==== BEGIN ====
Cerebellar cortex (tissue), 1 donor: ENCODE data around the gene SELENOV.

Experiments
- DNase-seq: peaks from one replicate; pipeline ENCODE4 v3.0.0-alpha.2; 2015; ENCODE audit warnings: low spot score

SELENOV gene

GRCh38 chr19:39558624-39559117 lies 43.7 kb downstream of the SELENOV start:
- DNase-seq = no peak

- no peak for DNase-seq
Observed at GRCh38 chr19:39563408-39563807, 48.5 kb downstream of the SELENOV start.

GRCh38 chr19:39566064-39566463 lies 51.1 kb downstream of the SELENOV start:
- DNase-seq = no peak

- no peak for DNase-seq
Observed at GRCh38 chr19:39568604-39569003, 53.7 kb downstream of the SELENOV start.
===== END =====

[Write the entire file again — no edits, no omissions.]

Cerebellar cortex (tissue), 1 donor: ENCODE data around the gene SELENOV.

Experiments
- DNase-seq: peaks from one replicate; pipeline ENCODE4 v3.0.0-alpha.2; 2015; ENCODE audit warnings: low spot score

SELENOV gene

GRCh38 chr19:39558624-39559117 lies 43.7 kb downstream of the SELENOV start:
- DNase-seq = no peak

- no peak for DNase-seq
Observed at GRCh38 chr19:39563408-39563807, 48.5 kb downstream of the SELENOV start.

GRCh38 chr19:39566064-39566463 lies 51.1 kb downstream of the SELENOV start:
- DNase-seq = no peak

- no peak for DNase-seq
Observed at GRCh38 chr19:39568604-39569003, 53.7 kb downstream of the SELENOV start.